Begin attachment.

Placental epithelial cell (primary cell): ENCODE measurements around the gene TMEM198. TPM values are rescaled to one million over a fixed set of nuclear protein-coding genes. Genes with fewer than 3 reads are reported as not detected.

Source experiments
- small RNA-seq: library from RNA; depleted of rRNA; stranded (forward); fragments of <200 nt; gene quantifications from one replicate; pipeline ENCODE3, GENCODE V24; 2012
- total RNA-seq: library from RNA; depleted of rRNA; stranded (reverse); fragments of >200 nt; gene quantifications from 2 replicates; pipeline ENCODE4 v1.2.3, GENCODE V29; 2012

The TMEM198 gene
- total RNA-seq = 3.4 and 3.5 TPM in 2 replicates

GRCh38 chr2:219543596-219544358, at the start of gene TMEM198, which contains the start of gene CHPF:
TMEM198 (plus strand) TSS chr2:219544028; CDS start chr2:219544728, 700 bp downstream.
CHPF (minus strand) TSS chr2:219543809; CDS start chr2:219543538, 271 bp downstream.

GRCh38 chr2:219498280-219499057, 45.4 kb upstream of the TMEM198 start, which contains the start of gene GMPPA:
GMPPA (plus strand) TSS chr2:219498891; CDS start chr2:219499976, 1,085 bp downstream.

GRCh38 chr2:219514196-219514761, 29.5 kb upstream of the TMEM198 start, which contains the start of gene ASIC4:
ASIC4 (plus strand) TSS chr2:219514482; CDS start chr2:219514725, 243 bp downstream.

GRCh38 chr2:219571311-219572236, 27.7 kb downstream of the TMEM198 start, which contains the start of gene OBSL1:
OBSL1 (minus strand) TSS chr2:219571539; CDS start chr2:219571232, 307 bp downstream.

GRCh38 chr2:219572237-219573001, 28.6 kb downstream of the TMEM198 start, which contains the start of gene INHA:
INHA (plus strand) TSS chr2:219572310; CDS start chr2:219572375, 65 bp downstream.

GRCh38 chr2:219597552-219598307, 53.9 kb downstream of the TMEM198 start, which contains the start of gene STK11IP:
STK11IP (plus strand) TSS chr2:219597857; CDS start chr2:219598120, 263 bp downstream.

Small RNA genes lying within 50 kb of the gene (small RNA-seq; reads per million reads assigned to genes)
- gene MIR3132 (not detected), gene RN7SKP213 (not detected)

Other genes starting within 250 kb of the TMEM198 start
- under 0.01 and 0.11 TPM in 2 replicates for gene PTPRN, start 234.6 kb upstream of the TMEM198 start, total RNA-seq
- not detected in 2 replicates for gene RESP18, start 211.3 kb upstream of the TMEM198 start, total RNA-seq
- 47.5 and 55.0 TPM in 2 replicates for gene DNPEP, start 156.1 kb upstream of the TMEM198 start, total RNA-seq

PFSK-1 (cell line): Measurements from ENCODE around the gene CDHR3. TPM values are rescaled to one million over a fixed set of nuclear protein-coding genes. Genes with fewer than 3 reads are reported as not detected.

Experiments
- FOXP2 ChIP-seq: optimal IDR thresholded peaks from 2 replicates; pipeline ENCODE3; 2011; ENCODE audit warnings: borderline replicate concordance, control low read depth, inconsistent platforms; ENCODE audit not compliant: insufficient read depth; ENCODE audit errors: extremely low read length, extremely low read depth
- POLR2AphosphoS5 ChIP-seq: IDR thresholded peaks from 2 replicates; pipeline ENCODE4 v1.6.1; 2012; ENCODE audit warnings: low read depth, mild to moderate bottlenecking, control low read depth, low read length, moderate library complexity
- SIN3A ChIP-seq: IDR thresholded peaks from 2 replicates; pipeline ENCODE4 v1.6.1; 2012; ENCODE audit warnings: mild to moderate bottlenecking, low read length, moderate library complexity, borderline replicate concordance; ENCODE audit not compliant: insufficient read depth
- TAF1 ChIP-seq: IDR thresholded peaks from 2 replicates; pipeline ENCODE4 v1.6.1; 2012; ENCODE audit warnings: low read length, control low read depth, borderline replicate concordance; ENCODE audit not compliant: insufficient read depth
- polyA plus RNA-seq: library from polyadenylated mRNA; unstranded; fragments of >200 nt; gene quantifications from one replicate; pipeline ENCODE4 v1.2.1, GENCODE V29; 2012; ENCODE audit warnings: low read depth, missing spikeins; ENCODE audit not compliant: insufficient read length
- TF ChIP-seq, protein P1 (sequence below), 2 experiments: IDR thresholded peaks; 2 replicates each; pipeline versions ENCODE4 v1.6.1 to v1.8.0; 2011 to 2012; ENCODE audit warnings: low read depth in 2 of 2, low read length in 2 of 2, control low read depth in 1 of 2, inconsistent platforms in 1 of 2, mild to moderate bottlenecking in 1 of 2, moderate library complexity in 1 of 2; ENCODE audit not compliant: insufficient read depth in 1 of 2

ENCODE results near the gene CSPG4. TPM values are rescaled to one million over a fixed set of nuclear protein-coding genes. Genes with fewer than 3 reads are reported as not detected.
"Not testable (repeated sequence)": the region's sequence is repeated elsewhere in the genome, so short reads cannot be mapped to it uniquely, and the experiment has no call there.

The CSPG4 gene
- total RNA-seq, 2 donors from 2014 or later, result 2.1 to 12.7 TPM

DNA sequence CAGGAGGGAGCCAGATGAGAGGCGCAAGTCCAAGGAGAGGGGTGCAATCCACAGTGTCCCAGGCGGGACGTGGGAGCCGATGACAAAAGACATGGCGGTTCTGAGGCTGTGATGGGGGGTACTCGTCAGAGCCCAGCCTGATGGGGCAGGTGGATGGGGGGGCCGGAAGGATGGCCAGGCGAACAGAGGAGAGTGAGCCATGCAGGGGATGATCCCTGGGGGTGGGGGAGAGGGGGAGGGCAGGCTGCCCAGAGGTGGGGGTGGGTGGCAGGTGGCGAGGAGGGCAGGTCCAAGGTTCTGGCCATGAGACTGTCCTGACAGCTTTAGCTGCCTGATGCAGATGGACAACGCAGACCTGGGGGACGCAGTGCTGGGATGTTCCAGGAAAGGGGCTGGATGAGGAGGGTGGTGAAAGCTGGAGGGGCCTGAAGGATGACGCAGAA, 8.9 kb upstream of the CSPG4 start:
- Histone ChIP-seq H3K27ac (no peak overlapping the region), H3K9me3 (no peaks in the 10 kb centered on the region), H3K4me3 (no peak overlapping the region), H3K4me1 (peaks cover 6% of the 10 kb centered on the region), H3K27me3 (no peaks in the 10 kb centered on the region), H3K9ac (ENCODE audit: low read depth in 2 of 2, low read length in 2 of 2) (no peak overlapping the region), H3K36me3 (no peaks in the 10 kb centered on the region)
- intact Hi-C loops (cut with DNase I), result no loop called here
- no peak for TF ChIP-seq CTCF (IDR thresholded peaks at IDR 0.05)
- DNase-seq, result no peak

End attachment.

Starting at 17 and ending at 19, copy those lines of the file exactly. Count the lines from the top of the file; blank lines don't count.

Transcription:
INHA (plus strand) TSS chr2:219572310; CDS start chr2:219572375, 65 bp downstream.

GRCh38 chr2:219597552-219598307, 53.9 kb downstream of the TMEM198 start, which contains the start of gene STK11IP:
STK11IP (plus strand) TSS chr2:219597857; CDS start chr2:219598120, 263 bp downstream.